Three Fellows Win 2019 Forbes “30 Under 30” Honors
Forbes’ 2019 “30 Under 30” list includes three Hertz Fellows leading the way in healthcare innovation: Megan Blewett, Kyle Loh and Cameron Myhrvold. They are among 600 trailblazers working in 20 industries to receive Forbes’ annual honors.
“Forbes describes this group as ‘a collection of bold risk-takers putting a new twist on the old tools of the trade,’” Hertz Foundation President Robbee Baker Kosak said. “We have appreciated the promise of Megan, Kyle and Cameron’s deep intellectual curiosity, drive and creativity from the moment we named them as Fellows. We couldn’t be more pleased that the wider world is now more aware of their vision.”
Blewett is an associate on the healthcare team at Venrock, a venture capital firm in Palo Alto, CA. She focuses on biotech and therapeutics investments. Prior to Venrock, she was a Hertz Fellow with Ben Cravatt at The Scripps Research Institute, where she earned a PhD in chemistry. Her PhD work explored the mechanism of action of the multiple sclerosis therapeutic Tecfidera and helped form the foundation of the biotech company Vividion. Blewett has a longstanding interest in epidemiology, and while a PhD student, she founded the healthcare analytics company VoxHealth. Through a partnership with Google, VoxHealth data is now a part of Google’s health knowledge graph. Blewett received an AB/AM in chemistry from Harvard University, where she spent nearly all four years working in the lab of chemistry Nobel Laureate EJ Corey.
Loh is an assistant professor at Stanford University School of Medicine, where his laboratory focuses on generating pure populations of desired human cell-types in a dish from embryonic stem cells. They have generated human bone progenitors, heart progenitors and liver progenitors in a dish, each of which are capable of regenerating their respective human tissues in mouse models. The long-term goal is to use embryonic stem cells to generate a limitless source of human cells to transplant into patients in need of cell or organ transplants. Ongoing work in the laboratory is focused on preventing patients’ immune systems from rejecting immunologically-foreign, embryonic stem cell-derived tissues. Loh received his PhD from Stanford University. He continued at Stanford as the Siebel Investigator and later, an Assistant Professor at the Department of Developmental Biology and the Stanford Institute for Stem Cell Biology & Regenerative Medicine. His laboratory’s research is supported by the NIH Director’s Early Independence Award, the California Institute for Regenerative Medicine and private philanthropy.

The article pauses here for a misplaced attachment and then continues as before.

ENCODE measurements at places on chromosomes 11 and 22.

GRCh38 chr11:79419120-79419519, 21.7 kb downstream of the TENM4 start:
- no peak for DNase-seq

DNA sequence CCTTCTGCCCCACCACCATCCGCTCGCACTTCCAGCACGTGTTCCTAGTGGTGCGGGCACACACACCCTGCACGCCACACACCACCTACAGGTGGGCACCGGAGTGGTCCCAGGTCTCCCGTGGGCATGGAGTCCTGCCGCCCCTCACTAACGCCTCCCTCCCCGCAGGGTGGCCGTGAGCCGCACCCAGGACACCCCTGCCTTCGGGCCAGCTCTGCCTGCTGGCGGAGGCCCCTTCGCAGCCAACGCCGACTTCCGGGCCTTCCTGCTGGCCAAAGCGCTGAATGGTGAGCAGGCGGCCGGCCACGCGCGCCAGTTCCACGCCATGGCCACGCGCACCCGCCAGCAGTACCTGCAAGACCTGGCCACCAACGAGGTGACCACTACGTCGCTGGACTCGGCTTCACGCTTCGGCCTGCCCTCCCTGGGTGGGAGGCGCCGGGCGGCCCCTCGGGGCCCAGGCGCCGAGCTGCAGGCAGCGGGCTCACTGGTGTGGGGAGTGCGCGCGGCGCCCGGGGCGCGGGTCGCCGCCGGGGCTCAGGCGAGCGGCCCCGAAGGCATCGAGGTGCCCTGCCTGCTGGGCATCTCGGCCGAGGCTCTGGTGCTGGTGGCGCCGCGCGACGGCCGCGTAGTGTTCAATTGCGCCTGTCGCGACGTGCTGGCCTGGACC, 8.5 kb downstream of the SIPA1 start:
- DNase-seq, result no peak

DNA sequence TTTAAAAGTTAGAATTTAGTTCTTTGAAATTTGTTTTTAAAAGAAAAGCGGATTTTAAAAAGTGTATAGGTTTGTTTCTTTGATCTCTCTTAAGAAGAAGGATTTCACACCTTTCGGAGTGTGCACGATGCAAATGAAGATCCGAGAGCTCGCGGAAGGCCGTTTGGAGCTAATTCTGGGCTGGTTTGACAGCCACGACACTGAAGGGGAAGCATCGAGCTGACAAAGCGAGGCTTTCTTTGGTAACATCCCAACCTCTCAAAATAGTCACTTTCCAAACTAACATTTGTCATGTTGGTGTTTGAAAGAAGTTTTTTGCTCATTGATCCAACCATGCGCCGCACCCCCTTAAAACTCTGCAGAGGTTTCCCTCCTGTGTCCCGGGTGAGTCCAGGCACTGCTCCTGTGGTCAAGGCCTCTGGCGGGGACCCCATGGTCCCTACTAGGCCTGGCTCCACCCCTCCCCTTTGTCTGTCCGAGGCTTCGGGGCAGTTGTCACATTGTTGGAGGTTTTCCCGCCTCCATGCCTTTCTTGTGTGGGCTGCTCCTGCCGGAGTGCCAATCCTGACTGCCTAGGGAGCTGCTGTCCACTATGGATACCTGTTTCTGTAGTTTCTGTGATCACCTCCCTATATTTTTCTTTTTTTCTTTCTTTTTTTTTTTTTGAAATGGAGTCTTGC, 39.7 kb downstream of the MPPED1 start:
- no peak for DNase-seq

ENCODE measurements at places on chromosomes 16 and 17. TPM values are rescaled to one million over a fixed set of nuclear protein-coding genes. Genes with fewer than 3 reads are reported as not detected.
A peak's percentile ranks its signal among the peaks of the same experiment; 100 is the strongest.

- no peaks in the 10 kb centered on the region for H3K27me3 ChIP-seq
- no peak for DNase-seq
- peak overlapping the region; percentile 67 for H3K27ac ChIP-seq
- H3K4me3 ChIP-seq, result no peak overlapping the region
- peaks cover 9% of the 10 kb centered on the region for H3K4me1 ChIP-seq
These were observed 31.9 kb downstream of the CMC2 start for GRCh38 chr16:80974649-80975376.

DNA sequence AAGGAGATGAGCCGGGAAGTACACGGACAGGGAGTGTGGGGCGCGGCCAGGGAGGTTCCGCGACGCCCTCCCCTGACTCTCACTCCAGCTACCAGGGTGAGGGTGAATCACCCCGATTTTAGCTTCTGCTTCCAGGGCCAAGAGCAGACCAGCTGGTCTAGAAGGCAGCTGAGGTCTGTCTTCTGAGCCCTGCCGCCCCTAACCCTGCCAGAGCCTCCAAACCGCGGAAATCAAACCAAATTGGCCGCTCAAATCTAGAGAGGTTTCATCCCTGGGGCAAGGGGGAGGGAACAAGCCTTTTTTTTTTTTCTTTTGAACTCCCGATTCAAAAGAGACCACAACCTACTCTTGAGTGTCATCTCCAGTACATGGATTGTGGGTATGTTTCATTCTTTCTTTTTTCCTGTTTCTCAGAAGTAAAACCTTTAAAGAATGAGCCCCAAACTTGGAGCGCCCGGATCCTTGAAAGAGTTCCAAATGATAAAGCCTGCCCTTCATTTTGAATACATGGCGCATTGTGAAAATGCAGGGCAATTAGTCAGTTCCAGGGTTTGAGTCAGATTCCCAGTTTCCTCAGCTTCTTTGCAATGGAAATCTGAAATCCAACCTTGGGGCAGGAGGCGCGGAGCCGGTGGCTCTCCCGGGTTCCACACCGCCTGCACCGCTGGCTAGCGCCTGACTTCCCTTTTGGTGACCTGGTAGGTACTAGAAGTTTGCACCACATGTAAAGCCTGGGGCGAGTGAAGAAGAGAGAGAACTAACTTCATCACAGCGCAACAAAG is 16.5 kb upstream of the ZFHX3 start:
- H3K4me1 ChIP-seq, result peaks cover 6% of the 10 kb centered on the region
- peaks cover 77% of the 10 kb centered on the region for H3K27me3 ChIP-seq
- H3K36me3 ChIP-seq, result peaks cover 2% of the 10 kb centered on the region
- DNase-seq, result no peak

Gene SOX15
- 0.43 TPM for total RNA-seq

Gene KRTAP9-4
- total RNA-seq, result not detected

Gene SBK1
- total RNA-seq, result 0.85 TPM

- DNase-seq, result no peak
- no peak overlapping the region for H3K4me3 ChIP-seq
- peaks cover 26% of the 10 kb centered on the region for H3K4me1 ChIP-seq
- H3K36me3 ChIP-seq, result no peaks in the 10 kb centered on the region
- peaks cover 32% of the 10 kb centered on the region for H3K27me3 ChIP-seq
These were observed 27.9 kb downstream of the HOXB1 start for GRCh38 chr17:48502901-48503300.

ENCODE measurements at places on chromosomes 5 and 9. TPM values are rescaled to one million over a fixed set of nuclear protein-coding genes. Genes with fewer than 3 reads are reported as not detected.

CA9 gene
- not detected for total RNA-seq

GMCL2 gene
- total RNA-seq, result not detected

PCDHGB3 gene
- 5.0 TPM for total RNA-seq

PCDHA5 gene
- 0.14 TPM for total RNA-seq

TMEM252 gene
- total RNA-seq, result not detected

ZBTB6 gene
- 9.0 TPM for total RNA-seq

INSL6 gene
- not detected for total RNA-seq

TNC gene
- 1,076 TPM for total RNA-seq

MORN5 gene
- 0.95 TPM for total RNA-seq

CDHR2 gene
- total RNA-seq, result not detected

Myhrvold is a postdoctoral fellow in the Sabeti lab at the Broad Institute in Cambridge, MA, where he and Catherine Freije are using a technology based on CRISPR enzymes to detect germs, as only 10 percent of viruses can be detected by FDA-approved diagnostic tests right now. They are hopeful that similar technology might lead to new medicines. Myhrvold received a PhD in systems biology from Harvard University. In 2011, he graduated from Princeton University, majoring in molecular biology with a certificate in quantitative and computational biology.
The Hertz Foundation is proud to highlight this outstanding professional accomplishment as one of many received by the nearly 1,200 Hertz Fellows. In total, Hertz Fellows hold more than 3,000 patents and have founded more than 200 companies. Even those early in their careers are being acknowledged as very promising. In the last two years alone, eight Hertz Fellows, including Megan, Kyle and Cameron, have been named among the Forbes “30 Under 30” in Science. This is a well-deserved acknowledgment of the extraordinary work they’ve done.